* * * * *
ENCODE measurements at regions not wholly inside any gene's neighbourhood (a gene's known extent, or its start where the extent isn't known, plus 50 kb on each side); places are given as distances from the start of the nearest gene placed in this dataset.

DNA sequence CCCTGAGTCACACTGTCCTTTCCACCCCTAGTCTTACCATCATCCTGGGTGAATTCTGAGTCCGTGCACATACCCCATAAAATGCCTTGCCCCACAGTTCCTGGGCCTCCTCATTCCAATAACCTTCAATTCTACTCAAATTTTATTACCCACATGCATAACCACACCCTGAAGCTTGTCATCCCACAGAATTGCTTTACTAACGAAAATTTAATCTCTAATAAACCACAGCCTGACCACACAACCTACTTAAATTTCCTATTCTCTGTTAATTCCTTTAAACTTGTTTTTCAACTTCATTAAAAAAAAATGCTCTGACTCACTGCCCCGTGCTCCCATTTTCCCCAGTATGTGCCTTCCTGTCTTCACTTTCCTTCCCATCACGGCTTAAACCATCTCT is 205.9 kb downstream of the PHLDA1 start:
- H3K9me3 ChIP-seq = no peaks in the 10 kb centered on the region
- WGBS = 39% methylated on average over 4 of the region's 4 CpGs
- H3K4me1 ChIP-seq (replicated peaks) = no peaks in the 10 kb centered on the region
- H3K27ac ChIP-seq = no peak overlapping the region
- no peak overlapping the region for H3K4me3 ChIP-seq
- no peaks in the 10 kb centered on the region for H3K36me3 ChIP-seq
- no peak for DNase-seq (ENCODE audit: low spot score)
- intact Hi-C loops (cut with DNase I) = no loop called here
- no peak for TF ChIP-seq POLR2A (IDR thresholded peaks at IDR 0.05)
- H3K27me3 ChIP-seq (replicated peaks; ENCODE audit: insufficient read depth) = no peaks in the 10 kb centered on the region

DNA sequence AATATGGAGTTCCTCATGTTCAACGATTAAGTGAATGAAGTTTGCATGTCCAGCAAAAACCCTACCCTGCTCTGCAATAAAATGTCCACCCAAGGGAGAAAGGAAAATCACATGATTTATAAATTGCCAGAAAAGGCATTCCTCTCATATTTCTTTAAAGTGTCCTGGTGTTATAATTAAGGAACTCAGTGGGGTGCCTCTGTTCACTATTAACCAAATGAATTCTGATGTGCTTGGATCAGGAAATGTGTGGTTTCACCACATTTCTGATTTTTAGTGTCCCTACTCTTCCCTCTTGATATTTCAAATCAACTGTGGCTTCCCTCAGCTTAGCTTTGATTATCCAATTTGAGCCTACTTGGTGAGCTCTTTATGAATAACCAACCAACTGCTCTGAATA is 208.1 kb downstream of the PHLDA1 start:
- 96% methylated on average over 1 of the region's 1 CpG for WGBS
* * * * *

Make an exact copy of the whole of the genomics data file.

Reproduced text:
ENCODE measurements at regions not wholly inside any gene's neighbourhood (a gene's known extent, or its start where the extent isn't known, plus 50 kb on each side); places are given as distances from the start of the nearest gene placed in this dataset.

DNA sequence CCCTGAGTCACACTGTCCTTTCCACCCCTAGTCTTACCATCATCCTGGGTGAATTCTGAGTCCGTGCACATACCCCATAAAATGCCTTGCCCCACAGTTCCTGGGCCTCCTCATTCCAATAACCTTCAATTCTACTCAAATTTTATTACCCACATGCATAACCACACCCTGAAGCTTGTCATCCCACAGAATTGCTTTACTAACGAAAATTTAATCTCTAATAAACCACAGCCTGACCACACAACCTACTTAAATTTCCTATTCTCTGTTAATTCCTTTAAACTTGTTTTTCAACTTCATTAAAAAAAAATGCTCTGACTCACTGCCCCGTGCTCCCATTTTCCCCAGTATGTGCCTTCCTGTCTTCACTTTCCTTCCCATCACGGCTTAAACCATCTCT is 205.9 kb downstream of the PHLDA1 start:
- H3K9me3 ChIP-seq = no peaks in the 10 kb centered on the region
- WGBS = 39% methylated on average over 4 of the region's 4 CpGs
- H3K4me1 ChIP-seq (replicated peaks) = no peaks in the 10 kb centered on the region
- H3K27ac ChIP-seq = no peak overlapping the region
- no peak overlapping the region for H3K4me3 ChIP-seq
- no peaks in the 10 kb centered on the region for H3K36me3 ChIP-seq
- no peak for DNase-seq (ENCODE audit: low spot score)
- intact Hi-C loops (cut with DNase I) = no loop called here
- no peak for TF ChIP-seq POLR2A (IDR thresholded peaks at IDR 0.05)
- H3K27me3 ChIP-seq (replicated peaks; ENCODE audit: insufficient read depth) = no peaks in the 10 kb centered on the region

DNA sequence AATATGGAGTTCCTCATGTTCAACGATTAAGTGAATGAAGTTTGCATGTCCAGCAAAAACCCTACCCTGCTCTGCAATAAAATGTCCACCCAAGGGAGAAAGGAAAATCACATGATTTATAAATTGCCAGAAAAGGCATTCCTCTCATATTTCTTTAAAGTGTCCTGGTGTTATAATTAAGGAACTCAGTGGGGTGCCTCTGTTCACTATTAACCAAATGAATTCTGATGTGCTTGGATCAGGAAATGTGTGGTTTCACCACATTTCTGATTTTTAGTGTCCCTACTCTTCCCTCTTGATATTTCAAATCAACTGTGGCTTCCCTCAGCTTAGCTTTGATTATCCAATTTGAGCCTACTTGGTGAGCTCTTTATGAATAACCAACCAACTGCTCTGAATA is 208.1 kb downstream of the PHLDA1 start:
- 96% methylated on average over 1 of the region's 1 CpG for WGBS